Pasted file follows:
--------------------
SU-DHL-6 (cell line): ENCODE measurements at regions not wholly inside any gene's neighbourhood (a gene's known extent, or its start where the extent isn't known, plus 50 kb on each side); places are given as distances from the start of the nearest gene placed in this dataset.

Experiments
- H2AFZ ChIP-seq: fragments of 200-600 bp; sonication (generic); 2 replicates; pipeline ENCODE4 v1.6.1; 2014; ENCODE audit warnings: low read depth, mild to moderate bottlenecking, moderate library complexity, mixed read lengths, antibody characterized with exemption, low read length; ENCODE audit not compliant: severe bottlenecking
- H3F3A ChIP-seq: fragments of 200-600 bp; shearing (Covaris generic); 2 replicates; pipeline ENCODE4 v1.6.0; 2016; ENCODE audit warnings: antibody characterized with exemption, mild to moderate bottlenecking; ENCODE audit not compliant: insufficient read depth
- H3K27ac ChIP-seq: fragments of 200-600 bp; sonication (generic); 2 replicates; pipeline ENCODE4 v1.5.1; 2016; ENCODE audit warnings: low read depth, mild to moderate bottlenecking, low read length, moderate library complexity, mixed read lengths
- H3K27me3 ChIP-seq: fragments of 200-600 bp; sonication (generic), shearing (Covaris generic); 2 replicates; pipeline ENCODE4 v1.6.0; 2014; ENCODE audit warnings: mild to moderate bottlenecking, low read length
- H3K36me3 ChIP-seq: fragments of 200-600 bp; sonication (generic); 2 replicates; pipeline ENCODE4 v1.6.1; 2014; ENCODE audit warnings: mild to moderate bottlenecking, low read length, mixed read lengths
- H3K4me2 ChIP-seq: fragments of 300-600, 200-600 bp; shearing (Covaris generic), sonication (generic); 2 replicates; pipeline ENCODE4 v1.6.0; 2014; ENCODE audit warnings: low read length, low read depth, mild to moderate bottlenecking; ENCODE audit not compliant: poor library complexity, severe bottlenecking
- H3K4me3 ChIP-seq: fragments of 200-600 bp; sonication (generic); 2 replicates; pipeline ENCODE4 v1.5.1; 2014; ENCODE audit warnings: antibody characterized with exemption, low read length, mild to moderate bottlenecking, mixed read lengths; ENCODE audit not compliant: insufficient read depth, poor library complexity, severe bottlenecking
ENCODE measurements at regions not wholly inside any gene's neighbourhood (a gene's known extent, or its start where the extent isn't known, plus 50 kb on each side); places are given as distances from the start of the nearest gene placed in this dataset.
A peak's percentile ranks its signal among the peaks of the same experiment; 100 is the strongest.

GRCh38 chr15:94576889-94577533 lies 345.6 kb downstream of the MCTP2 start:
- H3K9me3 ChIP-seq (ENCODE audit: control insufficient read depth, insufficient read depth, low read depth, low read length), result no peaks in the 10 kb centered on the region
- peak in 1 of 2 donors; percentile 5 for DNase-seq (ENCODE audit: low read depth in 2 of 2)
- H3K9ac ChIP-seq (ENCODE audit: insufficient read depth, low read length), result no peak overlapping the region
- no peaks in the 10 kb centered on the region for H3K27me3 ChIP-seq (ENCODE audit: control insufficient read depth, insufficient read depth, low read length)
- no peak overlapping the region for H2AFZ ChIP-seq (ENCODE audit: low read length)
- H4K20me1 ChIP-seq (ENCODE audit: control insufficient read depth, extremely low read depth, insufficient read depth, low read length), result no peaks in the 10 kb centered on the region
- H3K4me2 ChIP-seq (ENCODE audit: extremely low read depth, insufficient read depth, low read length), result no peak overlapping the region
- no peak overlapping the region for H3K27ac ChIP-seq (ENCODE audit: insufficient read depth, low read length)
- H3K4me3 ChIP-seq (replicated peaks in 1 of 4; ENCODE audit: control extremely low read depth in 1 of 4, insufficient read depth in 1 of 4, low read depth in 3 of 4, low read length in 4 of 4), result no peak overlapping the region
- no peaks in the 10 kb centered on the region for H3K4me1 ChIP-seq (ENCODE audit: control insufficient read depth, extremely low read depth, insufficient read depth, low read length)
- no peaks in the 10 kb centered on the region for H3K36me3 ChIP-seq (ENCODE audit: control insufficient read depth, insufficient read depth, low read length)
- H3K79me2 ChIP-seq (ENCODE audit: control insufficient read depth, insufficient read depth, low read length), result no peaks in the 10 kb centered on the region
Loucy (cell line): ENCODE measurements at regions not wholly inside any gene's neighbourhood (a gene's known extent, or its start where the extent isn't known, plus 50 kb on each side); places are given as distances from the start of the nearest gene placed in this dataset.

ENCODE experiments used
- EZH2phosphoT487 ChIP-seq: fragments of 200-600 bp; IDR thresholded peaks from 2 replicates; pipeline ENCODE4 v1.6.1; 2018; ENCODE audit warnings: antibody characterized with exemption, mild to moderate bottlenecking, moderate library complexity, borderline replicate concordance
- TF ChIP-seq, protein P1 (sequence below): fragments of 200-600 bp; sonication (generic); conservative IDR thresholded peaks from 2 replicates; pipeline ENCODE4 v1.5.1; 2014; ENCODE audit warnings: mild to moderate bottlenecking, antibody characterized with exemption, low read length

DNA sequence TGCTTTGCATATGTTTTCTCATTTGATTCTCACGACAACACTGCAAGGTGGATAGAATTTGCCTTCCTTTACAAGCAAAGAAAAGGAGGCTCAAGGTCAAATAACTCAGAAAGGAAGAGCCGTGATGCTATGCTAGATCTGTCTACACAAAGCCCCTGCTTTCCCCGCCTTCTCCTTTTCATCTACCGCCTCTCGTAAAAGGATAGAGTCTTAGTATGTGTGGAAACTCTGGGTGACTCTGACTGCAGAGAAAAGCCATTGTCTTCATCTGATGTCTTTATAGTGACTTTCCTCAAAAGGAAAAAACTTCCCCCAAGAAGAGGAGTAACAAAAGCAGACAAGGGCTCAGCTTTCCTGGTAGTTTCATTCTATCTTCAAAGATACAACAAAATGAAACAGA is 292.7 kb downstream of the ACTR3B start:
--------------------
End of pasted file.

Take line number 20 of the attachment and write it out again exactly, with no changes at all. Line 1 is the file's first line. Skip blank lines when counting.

- no peak overlapping the region for H3K27ac ChIP-seq (ENCODE audit: insufficient read depth, low read length)